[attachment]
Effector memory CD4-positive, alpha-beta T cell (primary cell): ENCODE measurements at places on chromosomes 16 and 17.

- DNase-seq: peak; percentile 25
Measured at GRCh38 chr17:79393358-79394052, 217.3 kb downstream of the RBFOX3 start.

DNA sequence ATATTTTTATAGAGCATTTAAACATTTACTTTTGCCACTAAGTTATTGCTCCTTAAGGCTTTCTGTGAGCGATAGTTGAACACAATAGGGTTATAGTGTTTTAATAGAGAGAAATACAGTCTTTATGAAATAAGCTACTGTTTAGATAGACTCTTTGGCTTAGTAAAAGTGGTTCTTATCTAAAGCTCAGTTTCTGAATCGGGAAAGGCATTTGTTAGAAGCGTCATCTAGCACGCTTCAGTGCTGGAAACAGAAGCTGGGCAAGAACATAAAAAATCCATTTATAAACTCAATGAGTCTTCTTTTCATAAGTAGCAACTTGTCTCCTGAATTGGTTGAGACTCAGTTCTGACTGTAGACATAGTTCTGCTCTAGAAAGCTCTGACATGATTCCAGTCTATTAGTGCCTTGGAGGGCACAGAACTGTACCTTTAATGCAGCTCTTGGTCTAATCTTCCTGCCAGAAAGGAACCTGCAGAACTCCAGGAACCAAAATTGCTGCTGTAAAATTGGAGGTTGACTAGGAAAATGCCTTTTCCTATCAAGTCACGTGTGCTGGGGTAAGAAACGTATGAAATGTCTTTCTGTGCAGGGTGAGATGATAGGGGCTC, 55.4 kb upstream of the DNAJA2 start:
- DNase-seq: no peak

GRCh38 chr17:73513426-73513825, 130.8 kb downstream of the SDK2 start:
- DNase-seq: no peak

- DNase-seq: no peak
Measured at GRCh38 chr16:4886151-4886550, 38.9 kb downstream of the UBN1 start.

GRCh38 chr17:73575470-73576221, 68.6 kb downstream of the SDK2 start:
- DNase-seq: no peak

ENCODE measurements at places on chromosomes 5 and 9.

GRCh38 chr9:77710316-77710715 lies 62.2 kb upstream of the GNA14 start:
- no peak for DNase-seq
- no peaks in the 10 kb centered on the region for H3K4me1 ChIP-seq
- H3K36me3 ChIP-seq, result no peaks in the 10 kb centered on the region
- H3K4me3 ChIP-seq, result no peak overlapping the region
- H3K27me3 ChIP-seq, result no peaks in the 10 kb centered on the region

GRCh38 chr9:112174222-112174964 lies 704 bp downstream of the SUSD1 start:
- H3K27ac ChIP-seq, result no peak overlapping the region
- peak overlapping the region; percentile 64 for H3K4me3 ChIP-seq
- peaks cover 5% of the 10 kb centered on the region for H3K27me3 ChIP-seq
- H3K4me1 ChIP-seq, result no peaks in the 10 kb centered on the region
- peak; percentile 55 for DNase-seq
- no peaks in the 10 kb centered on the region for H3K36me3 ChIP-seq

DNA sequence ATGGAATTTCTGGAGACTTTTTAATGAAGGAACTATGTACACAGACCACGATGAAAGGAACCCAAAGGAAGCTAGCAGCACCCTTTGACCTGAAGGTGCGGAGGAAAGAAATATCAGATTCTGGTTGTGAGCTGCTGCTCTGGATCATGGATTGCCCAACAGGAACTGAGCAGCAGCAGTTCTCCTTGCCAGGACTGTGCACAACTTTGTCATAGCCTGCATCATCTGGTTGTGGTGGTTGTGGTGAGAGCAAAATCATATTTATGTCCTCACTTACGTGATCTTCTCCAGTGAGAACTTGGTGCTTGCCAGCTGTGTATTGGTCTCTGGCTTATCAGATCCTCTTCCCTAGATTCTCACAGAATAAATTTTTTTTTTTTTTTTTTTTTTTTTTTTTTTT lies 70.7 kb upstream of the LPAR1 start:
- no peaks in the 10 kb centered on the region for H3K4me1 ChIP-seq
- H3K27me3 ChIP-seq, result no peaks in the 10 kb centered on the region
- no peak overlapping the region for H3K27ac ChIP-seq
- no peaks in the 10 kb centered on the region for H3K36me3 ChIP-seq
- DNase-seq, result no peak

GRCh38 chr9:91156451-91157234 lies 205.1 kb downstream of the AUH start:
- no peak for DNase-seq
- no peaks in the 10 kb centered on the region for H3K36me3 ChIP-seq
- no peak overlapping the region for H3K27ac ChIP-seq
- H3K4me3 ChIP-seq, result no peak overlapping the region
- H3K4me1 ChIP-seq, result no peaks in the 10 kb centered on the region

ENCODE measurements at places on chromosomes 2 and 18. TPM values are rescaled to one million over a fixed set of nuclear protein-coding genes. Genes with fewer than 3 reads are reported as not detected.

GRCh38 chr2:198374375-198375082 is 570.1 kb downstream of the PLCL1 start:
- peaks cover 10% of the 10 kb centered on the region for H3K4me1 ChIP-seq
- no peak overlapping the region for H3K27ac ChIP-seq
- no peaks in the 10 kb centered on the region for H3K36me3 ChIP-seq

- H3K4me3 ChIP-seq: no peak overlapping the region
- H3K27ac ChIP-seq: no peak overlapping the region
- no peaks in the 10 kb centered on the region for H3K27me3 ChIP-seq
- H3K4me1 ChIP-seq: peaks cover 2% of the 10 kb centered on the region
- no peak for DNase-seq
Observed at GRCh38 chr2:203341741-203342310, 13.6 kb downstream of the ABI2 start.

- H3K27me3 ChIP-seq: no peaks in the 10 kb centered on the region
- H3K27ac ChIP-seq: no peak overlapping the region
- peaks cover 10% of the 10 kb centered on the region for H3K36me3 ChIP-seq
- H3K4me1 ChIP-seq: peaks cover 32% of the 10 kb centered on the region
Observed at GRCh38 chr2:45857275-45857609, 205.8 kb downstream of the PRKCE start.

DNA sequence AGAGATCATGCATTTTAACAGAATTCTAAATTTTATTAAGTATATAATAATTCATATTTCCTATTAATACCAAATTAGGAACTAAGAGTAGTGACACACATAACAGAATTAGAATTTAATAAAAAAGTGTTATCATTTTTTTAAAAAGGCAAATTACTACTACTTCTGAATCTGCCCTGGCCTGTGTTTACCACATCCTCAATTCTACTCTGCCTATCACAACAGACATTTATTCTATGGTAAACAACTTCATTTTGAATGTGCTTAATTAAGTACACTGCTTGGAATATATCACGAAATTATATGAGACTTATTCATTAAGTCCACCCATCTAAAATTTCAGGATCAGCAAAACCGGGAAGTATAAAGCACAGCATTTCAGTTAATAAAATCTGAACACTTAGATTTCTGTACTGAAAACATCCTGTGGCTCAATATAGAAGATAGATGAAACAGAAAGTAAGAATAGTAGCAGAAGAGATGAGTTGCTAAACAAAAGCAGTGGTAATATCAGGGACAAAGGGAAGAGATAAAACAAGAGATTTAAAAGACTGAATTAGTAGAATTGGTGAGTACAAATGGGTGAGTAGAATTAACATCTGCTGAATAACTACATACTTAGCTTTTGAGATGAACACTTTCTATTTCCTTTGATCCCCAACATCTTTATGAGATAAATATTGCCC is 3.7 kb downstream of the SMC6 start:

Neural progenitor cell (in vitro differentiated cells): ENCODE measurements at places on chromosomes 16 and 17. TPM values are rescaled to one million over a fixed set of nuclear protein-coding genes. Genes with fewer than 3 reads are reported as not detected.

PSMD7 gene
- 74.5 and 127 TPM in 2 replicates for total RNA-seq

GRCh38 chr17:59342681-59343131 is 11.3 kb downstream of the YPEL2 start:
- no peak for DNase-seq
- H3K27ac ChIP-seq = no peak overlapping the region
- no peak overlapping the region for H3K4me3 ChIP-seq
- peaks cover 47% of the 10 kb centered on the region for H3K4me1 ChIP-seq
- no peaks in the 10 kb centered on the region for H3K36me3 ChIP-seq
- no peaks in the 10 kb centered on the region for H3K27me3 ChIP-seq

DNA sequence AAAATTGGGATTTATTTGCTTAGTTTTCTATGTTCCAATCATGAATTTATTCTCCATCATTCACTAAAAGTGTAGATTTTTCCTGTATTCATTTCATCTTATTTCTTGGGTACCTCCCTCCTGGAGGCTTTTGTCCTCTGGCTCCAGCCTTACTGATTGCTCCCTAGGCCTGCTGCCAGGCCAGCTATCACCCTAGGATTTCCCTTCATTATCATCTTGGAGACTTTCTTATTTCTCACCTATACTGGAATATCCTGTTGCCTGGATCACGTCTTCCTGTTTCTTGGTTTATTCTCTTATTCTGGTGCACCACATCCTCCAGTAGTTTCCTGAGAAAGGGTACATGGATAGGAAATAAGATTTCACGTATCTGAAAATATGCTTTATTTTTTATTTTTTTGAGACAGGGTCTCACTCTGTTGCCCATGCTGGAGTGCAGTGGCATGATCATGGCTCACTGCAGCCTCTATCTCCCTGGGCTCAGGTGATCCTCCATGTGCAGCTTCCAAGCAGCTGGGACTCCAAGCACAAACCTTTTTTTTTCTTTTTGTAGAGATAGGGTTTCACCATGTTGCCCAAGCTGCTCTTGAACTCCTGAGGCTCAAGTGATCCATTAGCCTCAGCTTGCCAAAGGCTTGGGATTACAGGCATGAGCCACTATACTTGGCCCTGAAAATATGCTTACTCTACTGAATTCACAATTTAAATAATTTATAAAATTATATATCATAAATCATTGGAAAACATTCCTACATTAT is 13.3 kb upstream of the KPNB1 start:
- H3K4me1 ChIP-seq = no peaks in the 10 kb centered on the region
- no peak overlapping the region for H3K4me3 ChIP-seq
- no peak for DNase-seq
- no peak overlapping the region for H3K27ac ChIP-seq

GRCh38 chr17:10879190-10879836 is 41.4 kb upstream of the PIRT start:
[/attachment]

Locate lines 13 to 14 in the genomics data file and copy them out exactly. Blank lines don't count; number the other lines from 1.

GRCh38 chr9:77710316-77710715 lies 62.2 kb upstream of the GNA14 start:
- no peak for DNase-seq